SALT LAKE CITY — If you’ve been on social media lately, you’ve probably wondered what made the world age by 50 years.
Recently, a slew of social media members (including this reporter) have shared photos of themselves with an age filter by using the app FaceApp, which is available for free in the app store. Celebrities and athletes have jumped in on the app’s virality.
But the app may not be all that it seems. Experts have shared details about the app that may make you cautious about hopping right into the most-recent social media trending.
Scott Budman, a tech reporter for NBC News, wrote on Twitterthat the FaceApp comes around every few years for a viral 15 minutes of fame. And every time, the events are the same:
- “Every few years, the #FaceApp comes around. It’s fun. It draws a lot of people in. But, it also captures your face along with some of your private data. It doesn’t tell us what it does with that data. Be careful,” he wrote.
#Warning: Every few years, the #FaceApp comes around.— scott budman (@scottbudman) July 17, 2019
It draws a lot of people in.
But, it also captures your face along with some of your private data.
It doesn't tell us what it does with that data.
Elizabeth Potts Weinstein, a lawyer and founder of EPW Small Business Law, wrote on Twitter that anyone who uses FaceApp is “giving them a license to use your photos, your name, your username, and your likeness for any purpose including commercial purposes (like on a billboard or internet ad).”
She posted a screenshot of FaceApp’s terms and conditions, which includes a section that says users “grant FaceApp consent to use the User Content.”
The terms also indicate that users give up “a perpetual, irrevocable, nonexclusive, royalty-free, worldwide, fully-paid, transferable sub-licensable license to use, reproduce, modify, adapt publish, translate, create derivative works from, distribute, publicly perform and display” your content.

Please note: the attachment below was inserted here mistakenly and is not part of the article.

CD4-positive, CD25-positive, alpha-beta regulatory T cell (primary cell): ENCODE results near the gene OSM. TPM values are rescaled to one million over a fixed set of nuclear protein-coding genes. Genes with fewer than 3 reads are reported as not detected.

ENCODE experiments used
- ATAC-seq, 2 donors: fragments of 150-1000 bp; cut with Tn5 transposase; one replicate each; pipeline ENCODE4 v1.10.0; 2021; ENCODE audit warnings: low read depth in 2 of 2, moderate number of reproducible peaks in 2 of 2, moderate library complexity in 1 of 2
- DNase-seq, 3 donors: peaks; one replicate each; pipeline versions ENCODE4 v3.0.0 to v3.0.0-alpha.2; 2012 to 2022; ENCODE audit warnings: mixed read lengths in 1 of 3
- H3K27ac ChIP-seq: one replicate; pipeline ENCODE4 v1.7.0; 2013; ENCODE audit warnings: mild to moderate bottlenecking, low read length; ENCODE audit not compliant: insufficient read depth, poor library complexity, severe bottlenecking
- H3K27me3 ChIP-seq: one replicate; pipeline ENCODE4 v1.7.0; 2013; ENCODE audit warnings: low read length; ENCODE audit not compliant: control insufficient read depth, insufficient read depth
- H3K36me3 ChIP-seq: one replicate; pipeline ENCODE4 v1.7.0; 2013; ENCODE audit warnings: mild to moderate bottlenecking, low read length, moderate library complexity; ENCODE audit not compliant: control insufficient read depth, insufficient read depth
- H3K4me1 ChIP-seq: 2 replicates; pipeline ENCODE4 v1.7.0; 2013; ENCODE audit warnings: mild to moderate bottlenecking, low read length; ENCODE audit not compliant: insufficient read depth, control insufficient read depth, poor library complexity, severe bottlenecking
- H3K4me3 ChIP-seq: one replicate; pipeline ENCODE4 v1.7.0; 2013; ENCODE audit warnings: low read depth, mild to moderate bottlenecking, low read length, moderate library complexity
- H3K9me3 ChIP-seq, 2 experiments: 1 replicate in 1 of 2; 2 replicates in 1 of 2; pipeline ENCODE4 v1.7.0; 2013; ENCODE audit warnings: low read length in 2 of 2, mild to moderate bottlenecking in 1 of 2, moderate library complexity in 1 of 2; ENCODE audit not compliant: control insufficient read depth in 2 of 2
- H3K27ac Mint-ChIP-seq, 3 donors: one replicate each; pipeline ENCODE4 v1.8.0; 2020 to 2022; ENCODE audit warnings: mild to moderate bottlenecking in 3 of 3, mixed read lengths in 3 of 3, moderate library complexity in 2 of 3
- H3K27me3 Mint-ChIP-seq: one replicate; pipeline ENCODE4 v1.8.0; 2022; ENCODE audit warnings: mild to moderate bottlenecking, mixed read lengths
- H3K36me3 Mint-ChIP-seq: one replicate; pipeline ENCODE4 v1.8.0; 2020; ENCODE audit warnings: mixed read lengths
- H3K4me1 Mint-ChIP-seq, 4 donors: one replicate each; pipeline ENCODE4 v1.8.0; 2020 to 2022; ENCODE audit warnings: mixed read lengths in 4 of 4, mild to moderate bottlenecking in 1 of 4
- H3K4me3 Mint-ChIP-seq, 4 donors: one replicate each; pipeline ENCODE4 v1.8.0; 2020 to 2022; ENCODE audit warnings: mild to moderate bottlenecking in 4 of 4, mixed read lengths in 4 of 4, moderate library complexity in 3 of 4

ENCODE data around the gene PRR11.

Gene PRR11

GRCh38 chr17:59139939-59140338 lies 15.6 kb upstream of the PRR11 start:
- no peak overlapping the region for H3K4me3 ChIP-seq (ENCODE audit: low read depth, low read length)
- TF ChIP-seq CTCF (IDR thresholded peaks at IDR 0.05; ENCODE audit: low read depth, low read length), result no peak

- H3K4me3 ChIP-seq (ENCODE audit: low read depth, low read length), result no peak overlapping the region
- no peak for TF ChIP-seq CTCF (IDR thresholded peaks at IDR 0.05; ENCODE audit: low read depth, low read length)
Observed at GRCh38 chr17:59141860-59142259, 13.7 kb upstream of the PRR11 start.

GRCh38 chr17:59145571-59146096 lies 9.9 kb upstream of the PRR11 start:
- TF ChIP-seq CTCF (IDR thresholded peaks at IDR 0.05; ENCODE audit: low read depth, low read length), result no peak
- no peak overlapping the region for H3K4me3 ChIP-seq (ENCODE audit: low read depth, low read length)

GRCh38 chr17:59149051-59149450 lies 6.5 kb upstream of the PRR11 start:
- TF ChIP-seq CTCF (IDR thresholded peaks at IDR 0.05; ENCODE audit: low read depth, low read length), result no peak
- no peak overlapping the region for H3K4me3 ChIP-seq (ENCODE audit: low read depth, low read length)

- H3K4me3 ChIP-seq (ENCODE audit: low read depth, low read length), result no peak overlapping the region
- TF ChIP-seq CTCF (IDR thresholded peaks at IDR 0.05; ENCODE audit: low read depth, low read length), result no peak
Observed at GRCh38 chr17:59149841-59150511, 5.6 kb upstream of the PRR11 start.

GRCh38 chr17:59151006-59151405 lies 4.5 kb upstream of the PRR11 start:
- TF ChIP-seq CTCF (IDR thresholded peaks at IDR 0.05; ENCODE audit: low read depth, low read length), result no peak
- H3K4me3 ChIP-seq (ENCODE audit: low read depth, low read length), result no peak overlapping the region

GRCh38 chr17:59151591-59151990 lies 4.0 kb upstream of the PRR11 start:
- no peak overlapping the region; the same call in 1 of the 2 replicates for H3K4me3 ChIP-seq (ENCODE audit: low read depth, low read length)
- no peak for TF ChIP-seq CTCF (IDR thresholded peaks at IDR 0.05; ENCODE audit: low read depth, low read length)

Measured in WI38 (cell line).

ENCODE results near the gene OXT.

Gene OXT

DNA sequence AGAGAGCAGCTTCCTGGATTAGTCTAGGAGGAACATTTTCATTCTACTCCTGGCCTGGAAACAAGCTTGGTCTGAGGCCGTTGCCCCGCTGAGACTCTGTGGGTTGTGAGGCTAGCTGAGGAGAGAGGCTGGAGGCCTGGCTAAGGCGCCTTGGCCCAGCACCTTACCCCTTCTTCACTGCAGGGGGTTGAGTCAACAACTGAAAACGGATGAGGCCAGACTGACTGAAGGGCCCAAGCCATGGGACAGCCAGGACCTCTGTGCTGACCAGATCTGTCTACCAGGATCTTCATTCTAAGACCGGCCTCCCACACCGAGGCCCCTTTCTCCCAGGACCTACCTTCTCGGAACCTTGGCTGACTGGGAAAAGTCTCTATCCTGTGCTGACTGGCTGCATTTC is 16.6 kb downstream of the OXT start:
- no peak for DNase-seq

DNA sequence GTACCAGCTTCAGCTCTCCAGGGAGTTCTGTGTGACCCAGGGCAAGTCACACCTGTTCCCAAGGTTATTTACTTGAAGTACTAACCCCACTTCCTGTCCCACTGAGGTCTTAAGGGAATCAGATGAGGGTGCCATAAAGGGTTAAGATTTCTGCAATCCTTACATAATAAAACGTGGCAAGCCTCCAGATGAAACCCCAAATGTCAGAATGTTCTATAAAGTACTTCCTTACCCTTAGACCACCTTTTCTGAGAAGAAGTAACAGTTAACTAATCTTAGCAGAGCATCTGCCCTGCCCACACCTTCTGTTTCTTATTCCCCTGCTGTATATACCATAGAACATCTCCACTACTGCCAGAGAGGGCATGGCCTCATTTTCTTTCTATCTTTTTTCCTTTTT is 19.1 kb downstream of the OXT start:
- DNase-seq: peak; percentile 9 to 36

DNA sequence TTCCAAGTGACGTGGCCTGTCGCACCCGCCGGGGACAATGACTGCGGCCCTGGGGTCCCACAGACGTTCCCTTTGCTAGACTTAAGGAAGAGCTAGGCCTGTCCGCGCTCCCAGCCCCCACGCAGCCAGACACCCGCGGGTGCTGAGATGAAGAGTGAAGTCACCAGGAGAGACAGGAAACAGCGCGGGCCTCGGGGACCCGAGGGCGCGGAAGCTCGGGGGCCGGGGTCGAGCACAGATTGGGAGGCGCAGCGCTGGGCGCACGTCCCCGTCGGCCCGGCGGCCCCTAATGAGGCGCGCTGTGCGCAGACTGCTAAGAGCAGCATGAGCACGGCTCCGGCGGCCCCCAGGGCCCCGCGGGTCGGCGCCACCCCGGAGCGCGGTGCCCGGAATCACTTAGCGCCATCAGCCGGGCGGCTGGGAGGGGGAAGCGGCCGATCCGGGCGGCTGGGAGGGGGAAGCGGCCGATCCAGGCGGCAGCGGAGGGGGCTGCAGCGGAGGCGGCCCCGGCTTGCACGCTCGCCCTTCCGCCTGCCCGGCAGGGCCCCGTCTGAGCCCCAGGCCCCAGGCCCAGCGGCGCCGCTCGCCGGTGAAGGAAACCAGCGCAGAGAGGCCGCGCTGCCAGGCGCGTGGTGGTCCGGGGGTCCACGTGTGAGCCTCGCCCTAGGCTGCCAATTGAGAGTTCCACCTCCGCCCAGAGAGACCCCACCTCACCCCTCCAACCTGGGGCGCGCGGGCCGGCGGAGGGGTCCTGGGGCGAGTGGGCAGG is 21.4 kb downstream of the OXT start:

If you use #FaceApp you are giving them a license to use your photos, your name, your username, and your likeness for any purpose including commercial purposes (like on a billboard or internet ad) -- see their Terms: https://t.co/e0sTgzowoN pic.twitter.com/XzYxRdXZ9q— Elizabeth Potts Weinstein (@ElizabethPW) July 17, 2019
Other worries: Social media has also expressed worry that the app is owned by a Russian company called Wireless Lab.
In fact, the company’s address reads as “Wireless Lab OOO. 16 Avtovskaya 401. Saint-Petersburg, 198096, Russia.”
Other social media members have expressed a similar concern.
Btw you all know FaceApp is a Russian company, right?— Yashar Ali 🐘 (@yashar) July 17, 2019
Just making sure.
Proceed with caution, comrades. pic.twitter.com/o2T2S3dP91— Michele Steele (@MicheleSteele) July 17, 2019
ABC News chief business correspondent Rebecca Jarvis explained that the app, though free in the app store, isn’t really free.
- “You’re getting the access to your phone so all of your contacts, all of your pictures. Once you allow that you are giving away everything,” Jarvis said, according to ABC News. “That’s how they’re paying for it, free isn’t actually free, they’re giving away your information.”
Ariel Hochstadt, a security expert from vpnMentor blog and ex-Gmail marketing manager for Google, told the UK’s Daily Mail that he’s worried about similar apps in the past.
- “Hackers many time are able to record the websites that people visit, and the activities they perform in those websites, but they don’t always know who are those users,” he said.
- “Imagine now they used the phone’s camera to secretly record a young gay person, that visits gay sites, but didn’t yet go public with that, and they connect his face with the websites he is using,” he said. “They also know who this image is, with the huge DB they created of FB accounts and faces, and the data they have on that person is both private and accurate to the name, city and other details found on FB.”